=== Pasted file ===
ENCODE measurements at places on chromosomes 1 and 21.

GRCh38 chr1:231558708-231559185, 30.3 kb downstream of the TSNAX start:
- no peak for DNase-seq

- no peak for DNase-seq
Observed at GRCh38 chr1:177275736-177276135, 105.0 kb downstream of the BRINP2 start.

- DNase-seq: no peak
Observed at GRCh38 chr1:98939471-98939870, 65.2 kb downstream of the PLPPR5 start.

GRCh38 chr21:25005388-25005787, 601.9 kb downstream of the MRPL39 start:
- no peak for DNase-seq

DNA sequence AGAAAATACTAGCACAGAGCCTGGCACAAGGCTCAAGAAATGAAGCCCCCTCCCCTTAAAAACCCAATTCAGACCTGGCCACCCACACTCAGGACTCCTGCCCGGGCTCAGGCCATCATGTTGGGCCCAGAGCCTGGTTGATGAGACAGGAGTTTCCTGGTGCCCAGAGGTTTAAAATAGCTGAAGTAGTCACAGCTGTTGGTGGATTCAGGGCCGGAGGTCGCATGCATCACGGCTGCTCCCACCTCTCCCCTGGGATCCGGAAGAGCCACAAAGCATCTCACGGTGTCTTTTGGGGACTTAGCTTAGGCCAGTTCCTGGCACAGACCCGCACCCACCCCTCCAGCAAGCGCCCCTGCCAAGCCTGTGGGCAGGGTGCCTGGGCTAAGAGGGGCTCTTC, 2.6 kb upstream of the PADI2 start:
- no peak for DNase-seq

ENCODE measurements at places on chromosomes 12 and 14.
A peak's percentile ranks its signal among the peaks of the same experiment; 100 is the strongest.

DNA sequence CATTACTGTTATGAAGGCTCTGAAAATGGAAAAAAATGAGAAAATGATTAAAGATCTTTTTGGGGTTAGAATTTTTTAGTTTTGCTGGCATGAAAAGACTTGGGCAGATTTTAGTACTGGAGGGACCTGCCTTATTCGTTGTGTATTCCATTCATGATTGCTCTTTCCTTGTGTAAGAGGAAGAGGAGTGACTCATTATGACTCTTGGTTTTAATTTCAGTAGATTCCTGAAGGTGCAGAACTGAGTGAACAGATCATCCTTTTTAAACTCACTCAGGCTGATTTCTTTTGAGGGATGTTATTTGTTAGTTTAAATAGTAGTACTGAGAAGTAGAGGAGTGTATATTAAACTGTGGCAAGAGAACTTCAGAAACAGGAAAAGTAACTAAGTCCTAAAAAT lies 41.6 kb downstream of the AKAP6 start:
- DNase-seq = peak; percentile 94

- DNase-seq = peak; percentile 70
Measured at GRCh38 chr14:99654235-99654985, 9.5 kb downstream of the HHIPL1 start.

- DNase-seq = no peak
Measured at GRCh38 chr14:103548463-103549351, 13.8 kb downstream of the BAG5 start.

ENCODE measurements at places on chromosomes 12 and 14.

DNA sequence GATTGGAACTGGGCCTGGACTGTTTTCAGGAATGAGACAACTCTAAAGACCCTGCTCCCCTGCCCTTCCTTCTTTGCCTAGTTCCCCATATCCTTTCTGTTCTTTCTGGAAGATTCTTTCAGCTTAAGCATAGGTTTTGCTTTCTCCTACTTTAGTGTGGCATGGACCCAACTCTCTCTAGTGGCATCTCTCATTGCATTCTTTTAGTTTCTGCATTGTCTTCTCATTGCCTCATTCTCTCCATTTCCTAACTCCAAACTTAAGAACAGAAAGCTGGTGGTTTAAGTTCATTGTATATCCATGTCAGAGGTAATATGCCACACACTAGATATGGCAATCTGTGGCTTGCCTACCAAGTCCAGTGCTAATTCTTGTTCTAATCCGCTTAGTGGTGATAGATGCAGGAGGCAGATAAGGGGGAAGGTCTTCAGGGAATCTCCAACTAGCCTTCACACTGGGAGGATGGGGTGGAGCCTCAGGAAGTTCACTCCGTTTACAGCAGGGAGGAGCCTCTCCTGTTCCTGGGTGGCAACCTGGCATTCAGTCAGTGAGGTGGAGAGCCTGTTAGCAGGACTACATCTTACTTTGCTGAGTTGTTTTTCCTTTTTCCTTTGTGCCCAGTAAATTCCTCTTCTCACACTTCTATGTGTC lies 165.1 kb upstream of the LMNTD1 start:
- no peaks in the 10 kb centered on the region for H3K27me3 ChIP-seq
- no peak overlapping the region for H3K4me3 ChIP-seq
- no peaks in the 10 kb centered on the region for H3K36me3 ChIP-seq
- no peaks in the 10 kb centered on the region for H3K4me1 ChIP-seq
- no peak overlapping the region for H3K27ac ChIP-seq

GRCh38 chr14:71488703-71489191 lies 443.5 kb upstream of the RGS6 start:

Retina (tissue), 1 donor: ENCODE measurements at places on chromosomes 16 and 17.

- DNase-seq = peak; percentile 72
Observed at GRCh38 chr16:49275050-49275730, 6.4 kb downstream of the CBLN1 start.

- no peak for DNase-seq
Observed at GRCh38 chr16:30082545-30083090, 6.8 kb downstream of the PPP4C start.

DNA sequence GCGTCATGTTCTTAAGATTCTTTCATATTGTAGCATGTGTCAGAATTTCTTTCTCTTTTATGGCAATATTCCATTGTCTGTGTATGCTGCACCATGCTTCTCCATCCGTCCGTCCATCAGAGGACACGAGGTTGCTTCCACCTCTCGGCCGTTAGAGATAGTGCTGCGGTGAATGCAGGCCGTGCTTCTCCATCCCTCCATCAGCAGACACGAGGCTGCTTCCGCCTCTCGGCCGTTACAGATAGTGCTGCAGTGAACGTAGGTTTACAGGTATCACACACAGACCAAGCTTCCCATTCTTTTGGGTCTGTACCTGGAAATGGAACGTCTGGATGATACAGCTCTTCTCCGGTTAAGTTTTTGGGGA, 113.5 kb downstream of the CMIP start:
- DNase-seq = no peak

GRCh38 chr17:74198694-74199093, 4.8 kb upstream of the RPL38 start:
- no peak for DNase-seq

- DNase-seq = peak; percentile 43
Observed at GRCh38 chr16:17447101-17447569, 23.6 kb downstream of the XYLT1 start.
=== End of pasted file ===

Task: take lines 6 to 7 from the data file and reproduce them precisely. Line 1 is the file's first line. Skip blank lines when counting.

- DNase-seq: no peak
Observed at GRCh38 chr1:98939471-98939870, 65.2 kb downstream of the PLPPR5 start.